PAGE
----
The usage of a simplified self-titration dosing guideline (303 Algorithm) for insulin detemir in patients with type 2 diabetes - Results of the randomized, controlled PREDICTIVE™ 303 study

L. Meneghini, C. Koenen, W. Weng, J. L. Selam

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103 Scopus citations

Abstract

The Predictable Results and Experience in Diabetes through Intensification and Control to Target: An International Variability Evaluation 303 (PREDICTIVE™ 303) Study (n = 5604) evaluated the effectiveness of insulin detemir, a long-acting basal insulin analogue, using a simplified patient self-adjusted dosing algorithm (303 Algorithm group) compared with standard-of-care physician-driven adjustments (Standard-of-care group) in a predominantly primary care setting, over a period of 6 months. Insulin detemir was to be started once-daily as add-on therapy to any other glucose-lowering regimens or as a replacement of prestudy basal insulin in patients with type 2 diabetes. Investigator sites rather than individual patients were randomized to either the 303 Algorithm group or the Standard-of-care group. Patients from the 303 Algorithm group sites were instructed to adjust their insulin detemir dose every 3 days based on the mean of three 'adjusted' fasting plasma glucose (aFPG) values (capillary blood glucose calibrated to equivalent plasma glucose values) using a simple algorithm: mean aFPG < 80 mg/dl (<4.4 mmol/l), reduce dose by 3 U; aFPG between 80 and 110 mg/dl (4.4-6.1 mmol/l), no change; and aFPG > 110 mg/dl (>1.1 mmol/l), increase dose by 3 U. The insulin detemir dose for patients in the Standard-of-care group was adjusted by the investigator according to the standard of care. Mean A1C decreased from 8.5% at baseline to 7.9% at 26 weeks for the 303 Algorithm group and from 8.5 to 8.0% for the Standard-of-care group (p = 0.0106 for difference in A1C reduction between the two groups). Mean FPG values decreased from 175 mg/dl (9.7 mmol/l) at baseline to 141 mg/dl (7.8 mmol/l) for the 303 Algorithm group and decreased from 174 mg/dl (9.7 mmol/l) to 152 mg/dl (8.4 mmol/ l) for the Standard-of-care group (p < 0.0001 for difference in FPG reduction between the two groups). Mean body weight remained the same at 26 weeks in both groups (change from baseline 0.1 and -0.2 kg for the 303 Algorithm group and the Standard-of-care group respectively). At 26 weeks, 91% of the patients in the 303 Algorithm group and 85% of the patients in the Standard-of-care group remained on once-daily insulin detemir administration. The rates of overall hypoglycaemia (events/ patient/year) decreased significantly from baseline in both groups [from 9.05 to 6.44 for the 303 Algorithm group (p = 0.0039) and from 9.53 to 4.95 for the Standard-of-care group (p < 0.0001)]. Major hypoglycaemic events were rare in both groups (0.26 events/patient/year for the 303 Algorithm group and 0.20 events/patient/year for the Standard-of-care group; p = 0.2395). In conclusion, patients in the 303 Algorithm group achieved comparable glycaemic control with higher rate of hypoglycaemia as compared with patients in the Standard-of-care group, possibly because of more aggressive insulin dose adjustments. The vast majority of the patients in both groups were effectively treated with once-daily insulin detemir therapy. The use of insulin detemir in this predominantly primary care setting achieved significant improvements in glycaemic control with minimal risk of hypoglycaemia and no weight gain.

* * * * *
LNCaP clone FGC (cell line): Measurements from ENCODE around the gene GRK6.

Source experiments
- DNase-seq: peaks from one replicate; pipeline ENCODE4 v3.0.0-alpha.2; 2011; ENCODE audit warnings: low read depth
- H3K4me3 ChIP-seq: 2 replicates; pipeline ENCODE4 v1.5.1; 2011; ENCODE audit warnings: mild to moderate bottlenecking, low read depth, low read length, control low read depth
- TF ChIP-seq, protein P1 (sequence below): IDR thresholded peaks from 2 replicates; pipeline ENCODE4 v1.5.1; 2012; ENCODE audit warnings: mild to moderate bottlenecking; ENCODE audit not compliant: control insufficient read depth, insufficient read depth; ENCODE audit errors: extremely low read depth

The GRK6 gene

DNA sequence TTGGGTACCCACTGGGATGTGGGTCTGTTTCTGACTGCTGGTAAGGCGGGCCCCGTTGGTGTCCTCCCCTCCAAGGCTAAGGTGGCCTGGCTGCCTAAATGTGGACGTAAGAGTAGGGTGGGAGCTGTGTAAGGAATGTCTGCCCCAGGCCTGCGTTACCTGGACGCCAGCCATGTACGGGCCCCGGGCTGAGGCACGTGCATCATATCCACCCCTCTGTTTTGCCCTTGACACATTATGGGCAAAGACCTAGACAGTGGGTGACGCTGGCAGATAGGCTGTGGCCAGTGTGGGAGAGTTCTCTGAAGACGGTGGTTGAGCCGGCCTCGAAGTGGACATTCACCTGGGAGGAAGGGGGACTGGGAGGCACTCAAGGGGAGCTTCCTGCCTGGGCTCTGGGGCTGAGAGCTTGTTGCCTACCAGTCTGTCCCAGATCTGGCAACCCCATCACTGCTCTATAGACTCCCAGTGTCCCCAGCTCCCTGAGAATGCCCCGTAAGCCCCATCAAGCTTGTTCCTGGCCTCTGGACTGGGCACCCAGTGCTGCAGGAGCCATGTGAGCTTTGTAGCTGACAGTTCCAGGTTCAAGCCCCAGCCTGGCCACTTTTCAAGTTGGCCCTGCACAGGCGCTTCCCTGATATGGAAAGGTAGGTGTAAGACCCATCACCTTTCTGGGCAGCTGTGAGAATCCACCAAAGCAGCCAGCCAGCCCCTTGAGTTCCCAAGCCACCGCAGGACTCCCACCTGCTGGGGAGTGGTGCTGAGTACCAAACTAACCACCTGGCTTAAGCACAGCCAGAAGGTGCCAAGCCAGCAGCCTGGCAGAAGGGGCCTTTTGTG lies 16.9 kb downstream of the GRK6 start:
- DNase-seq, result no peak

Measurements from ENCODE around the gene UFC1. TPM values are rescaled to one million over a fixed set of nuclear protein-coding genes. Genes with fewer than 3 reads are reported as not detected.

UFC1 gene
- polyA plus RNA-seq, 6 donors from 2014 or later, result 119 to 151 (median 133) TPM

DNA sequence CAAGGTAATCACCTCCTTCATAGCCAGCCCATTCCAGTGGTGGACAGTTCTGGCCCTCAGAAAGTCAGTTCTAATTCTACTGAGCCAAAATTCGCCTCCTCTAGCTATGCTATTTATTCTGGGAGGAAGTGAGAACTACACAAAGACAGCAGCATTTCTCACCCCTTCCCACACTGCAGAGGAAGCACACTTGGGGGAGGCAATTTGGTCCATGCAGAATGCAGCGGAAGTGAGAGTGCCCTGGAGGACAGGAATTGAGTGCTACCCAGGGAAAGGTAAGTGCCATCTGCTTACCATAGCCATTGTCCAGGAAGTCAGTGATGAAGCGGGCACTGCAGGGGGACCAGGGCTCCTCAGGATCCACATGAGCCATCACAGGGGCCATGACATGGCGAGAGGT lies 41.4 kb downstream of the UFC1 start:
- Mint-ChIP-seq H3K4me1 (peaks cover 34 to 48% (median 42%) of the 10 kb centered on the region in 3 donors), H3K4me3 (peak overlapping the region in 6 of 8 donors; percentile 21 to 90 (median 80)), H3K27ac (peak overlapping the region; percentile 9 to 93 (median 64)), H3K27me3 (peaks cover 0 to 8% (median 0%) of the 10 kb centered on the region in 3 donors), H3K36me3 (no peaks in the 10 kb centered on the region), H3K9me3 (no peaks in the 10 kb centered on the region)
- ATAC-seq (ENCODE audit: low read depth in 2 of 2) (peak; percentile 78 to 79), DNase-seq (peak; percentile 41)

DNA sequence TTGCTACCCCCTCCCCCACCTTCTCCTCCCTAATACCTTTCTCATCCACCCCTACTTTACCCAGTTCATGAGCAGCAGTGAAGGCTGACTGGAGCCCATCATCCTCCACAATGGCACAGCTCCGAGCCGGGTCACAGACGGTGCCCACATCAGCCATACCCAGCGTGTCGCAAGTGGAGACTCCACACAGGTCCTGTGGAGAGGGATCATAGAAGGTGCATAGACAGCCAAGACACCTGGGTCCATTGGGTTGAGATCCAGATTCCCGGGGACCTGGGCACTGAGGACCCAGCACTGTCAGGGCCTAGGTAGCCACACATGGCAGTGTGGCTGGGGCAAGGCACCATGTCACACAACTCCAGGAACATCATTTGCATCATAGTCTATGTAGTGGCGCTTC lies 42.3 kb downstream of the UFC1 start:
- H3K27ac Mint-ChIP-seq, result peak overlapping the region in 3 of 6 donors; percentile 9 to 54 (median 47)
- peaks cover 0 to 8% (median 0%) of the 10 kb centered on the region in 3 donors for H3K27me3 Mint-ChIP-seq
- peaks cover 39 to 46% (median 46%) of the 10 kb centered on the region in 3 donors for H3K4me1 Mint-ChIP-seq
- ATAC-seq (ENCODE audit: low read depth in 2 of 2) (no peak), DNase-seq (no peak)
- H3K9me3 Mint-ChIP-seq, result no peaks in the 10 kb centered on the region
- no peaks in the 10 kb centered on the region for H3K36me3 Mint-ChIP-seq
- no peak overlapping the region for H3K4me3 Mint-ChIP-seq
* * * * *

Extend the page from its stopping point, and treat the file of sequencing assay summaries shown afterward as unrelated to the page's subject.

Original languageEnglish (US)
Pages (from-to)902-913
Number of pages12
JournalDiabetes, Obesity and Metabolism
Volume9
Issue number6
DOIs
StatePublished - Nov 2007

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Keywords

  • Clinical trial
  • Diabetes
  • Insulin analogue
  • Insulin detemir
  • Obesity
  • PREDICTIVE 303

ASJC Scopus subject areas

  • Internal Medicine
  • Endocrinology
  • Endocrinology, Diabetes and Metabolism

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